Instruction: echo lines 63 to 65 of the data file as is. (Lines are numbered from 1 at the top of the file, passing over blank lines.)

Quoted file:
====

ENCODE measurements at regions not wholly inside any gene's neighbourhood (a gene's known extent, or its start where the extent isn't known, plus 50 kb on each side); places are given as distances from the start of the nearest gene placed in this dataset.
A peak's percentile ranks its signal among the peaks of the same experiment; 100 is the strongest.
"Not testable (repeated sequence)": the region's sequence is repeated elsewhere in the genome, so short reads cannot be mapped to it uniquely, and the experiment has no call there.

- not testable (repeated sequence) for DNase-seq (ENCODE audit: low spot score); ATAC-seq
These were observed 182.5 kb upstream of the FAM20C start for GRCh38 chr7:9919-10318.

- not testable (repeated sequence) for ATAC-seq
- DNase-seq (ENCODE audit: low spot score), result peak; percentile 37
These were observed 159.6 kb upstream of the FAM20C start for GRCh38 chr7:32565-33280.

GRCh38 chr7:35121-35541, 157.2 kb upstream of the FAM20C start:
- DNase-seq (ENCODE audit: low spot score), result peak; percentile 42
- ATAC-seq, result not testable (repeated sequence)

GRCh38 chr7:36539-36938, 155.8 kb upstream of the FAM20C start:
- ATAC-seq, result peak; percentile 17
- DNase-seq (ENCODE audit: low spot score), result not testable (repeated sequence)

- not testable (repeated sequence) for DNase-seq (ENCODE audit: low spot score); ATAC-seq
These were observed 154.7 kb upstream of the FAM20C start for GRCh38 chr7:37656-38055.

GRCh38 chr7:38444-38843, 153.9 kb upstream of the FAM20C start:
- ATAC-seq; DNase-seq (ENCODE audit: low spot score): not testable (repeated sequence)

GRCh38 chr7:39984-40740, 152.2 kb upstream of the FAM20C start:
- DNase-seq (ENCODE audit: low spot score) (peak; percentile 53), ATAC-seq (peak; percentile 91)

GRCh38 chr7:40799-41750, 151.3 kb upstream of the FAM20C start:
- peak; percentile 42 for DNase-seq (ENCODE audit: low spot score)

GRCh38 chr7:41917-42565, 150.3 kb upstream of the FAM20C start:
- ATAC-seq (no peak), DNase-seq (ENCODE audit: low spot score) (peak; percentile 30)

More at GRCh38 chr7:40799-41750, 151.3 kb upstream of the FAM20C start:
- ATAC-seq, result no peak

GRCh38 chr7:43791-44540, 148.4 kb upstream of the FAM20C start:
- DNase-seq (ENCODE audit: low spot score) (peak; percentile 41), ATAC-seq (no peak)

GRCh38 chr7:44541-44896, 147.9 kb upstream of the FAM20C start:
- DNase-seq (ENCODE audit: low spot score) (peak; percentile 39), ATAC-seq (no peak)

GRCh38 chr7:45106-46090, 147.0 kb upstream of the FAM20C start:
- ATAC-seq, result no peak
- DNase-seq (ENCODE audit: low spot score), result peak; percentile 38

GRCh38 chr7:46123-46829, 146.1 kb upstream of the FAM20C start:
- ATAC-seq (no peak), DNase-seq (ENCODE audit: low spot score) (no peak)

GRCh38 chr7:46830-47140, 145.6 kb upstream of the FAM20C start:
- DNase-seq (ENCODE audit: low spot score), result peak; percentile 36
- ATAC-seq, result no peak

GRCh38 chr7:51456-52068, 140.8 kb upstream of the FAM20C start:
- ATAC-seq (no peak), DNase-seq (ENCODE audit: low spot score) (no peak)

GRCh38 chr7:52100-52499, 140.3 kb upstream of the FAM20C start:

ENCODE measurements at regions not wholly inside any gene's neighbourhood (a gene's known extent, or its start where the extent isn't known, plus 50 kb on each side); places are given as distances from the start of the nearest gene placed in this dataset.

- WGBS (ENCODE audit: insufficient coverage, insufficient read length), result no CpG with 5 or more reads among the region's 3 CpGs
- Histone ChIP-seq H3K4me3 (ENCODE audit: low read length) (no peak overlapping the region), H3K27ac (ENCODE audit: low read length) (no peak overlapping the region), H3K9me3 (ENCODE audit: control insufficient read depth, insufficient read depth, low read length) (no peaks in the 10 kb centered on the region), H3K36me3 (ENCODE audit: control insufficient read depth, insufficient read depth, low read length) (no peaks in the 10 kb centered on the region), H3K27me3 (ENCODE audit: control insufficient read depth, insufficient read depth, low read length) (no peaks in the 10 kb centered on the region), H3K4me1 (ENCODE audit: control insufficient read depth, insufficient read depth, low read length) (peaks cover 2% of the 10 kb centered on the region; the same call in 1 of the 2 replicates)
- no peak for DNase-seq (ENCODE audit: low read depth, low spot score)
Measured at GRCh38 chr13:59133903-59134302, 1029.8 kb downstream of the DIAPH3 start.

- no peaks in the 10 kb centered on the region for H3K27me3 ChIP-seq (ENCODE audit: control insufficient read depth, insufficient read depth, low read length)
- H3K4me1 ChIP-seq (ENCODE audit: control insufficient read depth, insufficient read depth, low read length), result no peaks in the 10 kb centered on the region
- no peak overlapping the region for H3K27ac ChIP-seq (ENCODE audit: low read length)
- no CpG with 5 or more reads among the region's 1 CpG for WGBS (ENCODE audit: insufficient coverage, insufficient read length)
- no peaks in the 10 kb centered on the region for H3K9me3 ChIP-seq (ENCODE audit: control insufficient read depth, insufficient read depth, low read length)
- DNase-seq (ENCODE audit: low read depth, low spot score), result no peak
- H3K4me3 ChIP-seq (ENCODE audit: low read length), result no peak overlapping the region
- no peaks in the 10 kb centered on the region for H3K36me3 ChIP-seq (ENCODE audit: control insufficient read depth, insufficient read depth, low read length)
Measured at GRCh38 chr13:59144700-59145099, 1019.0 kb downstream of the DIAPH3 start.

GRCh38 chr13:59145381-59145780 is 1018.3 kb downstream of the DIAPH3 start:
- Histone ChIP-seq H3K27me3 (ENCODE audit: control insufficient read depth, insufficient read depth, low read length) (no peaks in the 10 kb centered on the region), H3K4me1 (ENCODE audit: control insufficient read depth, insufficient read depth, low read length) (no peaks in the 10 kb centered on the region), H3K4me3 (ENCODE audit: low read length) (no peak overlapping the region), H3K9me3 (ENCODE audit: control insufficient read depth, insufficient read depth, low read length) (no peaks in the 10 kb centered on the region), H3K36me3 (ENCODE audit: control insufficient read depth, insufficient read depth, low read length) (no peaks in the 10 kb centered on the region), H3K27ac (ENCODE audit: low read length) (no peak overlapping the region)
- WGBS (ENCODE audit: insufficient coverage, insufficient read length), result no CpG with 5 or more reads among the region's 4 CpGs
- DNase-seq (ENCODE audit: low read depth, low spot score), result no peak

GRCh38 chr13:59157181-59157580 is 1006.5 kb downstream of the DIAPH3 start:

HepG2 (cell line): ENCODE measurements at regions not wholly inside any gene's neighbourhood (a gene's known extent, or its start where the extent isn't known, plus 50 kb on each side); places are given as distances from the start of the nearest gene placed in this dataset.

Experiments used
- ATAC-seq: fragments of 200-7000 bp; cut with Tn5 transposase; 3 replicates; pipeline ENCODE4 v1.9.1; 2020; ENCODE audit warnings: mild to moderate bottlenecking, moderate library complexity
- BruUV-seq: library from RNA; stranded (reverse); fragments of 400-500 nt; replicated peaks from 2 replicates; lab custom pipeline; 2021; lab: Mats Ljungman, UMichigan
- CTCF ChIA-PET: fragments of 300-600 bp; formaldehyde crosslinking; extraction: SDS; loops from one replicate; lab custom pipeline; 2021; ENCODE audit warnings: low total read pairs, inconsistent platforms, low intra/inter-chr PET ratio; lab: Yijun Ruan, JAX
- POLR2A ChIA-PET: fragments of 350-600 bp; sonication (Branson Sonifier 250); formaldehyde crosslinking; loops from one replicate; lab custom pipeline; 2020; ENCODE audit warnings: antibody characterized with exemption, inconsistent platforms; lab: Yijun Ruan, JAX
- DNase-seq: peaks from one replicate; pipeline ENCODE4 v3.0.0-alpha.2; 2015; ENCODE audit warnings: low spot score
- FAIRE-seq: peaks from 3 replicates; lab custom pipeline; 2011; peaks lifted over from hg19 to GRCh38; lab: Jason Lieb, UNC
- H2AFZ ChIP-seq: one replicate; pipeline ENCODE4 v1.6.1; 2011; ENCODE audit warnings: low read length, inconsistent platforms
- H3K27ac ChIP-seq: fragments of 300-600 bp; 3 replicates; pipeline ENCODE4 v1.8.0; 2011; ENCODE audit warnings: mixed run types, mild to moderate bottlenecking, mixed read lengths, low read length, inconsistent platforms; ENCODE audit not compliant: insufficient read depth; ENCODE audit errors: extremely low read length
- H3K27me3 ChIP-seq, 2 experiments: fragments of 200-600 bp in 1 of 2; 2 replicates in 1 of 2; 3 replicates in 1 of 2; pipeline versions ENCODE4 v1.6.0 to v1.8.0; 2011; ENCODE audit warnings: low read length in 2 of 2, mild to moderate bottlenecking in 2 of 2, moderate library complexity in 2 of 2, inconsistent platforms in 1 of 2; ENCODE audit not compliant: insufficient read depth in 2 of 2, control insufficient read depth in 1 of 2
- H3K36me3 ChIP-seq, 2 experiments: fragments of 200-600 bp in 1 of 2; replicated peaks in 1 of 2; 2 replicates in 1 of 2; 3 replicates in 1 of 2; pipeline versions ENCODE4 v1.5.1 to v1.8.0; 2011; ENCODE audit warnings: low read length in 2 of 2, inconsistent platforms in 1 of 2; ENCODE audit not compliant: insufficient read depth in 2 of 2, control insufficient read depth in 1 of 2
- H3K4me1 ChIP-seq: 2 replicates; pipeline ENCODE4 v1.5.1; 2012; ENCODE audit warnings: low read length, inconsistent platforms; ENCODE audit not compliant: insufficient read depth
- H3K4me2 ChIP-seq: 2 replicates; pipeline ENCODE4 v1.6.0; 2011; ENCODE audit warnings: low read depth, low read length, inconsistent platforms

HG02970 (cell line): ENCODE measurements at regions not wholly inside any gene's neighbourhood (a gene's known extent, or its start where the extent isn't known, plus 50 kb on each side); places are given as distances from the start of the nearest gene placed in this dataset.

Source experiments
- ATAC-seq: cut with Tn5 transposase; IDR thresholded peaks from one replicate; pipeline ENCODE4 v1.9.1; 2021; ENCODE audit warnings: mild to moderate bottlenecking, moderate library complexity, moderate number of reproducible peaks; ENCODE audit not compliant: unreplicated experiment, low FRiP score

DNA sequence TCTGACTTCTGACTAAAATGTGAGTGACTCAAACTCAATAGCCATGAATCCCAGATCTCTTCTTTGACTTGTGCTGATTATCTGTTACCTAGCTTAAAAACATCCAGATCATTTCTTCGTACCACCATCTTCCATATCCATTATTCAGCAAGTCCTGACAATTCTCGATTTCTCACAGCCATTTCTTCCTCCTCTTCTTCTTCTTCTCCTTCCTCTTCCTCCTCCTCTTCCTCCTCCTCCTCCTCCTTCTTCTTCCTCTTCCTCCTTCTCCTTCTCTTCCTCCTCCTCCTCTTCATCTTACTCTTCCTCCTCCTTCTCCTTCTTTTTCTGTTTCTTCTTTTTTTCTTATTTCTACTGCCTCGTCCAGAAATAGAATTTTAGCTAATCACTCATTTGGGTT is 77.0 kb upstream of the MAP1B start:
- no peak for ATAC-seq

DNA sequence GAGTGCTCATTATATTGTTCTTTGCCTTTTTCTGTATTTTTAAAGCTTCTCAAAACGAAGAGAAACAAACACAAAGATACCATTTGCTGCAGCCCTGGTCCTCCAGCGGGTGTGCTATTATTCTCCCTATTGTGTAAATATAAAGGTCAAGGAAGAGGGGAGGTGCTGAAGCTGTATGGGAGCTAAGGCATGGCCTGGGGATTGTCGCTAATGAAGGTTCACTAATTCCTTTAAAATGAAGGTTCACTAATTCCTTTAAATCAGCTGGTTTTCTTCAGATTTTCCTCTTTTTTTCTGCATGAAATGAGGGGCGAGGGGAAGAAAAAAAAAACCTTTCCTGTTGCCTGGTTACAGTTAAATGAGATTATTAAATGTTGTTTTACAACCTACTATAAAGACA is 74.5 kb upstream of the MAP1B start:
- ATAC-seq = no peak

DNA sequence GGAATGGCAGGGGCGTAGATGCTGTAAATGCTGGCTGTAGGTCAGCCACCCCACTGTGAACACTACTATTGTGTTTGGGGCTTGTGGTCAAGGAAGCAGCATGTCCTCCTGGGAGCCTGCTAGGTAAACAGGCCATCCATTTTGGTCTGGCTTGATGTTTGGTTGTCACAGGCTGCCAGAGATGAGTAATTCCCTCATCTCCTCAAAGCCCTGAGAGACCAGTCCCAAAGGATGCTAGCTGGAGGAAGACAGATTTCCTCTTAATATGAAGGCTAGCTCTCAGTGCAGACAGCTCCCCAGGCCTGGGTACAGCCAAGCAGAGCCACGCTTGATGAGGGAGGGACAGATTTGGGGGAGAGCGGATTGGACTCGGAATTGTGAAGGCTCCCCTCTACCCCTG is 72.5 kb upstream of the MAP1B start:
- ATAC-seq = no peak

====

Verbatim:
- ATAC-seq: fragments of 200-7000 bp; cut with Tn5 transposase; 3 replicates; pipeline ENCODE4 v1.9.1; 2020; ENCODE audit warnings: mild to moderate bottlenecking, moderate library complexity
- BruUV-seq: library from RNA; stranded (reverse); fragments of 400-500 nt; replicated peaks from 2 replicates; lab custom pipeline; 2021; lab: Mats Ljungman, UMichigan
- CTCF ChIA-PET: fragments of 300-600 bp; formaldehyde crosslinking; extraction: SDS; loops from one replicate; lab custom pipeline; 2021; ENCODE audit warnings: low total read pairs, inconsistent platforms, low intra/inter-chr PET ratio; lab: Yijun Ruan, JAX